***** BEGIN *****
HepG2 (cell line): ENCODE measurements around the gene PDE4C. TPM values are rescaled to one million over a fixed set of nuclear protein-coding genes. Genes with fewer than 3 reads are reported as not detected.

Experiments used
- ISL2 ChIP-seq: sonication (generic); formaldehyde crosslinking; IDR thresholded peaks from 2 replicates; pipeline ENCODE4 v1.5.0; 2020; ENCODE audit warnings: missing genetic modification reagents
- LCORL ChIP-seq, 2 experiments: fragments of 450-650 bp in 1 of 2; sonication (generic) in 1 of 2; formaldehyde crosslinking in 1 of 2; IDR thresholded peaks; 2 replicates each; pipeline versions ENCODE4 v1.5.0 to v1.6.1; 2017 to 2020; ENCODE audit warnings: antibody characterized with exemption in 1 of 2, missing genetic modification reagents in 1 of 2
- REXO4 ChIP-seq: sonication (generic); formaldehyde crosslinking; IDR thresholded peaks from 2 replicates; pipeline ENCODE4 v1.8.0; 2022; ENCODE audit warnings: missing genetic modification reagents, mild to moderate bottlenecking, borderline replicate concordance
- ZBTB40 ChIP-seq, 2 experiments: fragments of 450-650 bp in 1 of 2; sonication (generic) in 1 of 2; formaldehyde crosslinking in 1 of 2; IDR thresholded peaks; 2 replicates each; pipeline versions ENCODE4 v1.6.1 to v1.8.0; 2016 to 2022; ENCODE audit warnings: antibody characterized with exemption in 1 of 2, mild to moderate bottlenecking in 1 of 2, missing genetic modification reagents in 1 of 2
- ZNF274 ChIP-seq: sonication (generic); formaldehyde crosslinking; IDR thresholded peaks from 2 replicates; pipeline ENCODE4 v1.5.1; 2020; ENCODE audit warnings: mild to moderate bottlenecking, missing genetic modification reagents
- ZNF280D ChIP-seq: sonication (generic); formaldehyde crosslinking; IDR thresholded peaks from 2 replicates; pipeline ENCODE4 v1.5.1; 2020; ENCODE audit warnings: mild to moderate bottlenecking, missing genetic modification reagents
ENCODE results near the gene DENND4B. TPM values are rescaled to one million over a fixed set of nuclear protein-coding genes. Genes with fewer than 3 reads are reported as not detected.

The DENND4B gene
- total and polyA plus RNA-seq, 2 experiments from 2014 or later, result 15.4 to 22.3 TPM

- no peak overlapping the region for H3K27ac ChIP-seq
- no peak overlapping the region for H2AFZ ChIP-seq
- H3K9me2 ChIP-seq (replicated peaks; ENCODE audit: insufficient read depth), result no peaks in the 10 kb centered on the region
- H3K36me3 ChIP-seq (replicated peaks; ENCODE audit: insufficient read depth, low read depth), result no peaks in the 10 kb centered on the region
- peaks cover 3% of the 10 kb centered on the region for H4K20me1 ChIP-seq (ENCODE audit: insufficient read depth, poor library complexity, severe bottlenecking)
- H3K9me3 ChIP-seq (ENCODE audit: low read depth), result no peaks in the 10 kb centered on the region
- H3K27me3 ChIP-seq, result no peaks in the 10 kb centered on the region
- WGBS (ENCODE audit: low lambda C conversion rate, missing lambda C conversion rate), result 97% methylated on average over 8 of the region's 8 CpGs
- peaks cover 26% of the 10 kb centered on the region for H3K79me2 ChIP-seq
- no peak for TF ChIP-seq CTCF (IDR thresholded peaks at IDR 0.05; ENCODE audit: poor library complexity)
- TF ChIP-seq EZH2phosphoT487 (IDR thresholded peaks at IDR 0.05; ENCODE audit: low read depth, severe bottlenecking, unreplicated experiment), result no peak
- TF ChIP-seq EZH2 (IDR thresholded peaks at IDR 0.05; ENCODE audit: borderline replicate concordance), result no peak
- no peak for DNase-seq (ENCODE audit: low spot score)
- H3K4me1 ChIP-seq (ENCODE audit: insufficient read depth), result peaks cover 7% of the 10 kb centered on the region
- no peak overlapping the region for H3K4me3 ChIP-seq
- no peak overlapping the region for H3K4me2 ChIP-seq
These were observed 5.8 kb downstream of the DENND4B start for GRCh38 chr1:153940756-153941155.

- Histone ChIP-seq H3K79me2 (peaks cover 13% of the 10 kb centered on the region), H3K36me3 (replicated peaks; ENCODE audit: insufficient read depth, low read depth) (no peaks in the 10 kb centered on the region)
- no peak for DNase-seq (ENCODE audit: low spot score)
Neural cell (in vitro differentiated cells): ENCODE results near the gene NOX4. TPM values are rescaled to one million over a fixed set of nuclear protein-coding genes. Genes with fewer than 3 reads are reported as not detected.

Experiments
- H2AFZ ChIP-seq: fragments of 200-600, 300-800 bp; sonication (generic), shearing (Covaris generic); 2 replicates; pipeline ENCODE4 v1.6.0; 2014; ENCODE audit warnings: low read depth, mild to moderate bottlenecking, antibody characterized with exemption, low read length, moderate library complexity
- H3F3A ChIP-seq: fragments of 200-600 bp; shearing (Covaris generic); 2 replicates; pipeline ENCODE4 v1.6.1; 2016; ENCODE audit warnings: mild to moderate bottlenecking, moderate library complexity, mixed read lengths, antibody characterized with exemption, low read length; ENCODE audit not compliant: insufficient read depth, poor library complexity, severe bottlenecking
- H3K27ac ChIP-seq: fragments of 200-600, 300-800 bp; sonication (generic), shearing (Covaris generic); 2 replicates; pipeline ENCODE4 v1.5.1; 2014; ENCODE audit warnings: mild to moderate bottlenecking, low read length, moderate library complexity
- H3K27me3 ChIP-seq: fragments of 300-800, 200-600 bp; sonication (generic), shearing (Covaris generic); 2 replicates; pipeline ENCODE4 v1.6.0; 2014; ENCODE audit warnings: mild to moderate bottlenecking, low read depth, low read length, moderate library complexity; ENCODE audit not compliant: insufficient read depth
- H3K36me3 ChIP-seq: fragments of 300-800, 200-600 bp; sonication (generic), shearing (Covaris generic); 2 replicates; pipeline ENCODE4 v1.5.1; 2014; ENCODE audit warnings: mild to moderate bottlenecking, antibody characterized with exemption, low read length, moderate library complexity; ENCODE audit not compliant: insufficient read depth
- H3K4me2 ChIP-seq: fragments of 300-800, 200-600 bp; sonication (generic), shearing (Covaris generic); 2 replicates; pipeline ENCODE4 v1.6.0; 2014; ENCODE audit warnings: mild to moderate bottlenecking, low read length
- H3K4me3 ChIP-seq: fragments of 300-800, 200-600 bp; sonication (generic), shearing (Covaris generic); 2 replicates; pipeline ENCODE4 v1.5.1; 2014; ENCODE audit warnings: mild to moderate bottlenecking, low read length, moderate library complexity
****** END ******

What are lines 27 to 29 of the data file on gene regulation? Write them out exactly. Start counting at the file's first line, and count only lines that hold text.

- no peak overlapping the region for H3K4me2 ChIP-seq
These were observed 5.8 kb downstream of the DENND4B start for GRCh38 chr1:153940756-153941155.

- Histone ChIP-seq H3K79me2 (peaks cover 13% of the 10 kb centered on the region), H3K36me3 (replicated peaks; ENCODE audit: insufficient read depth, low read depth) (no peaks in the 10 kb centered on the region)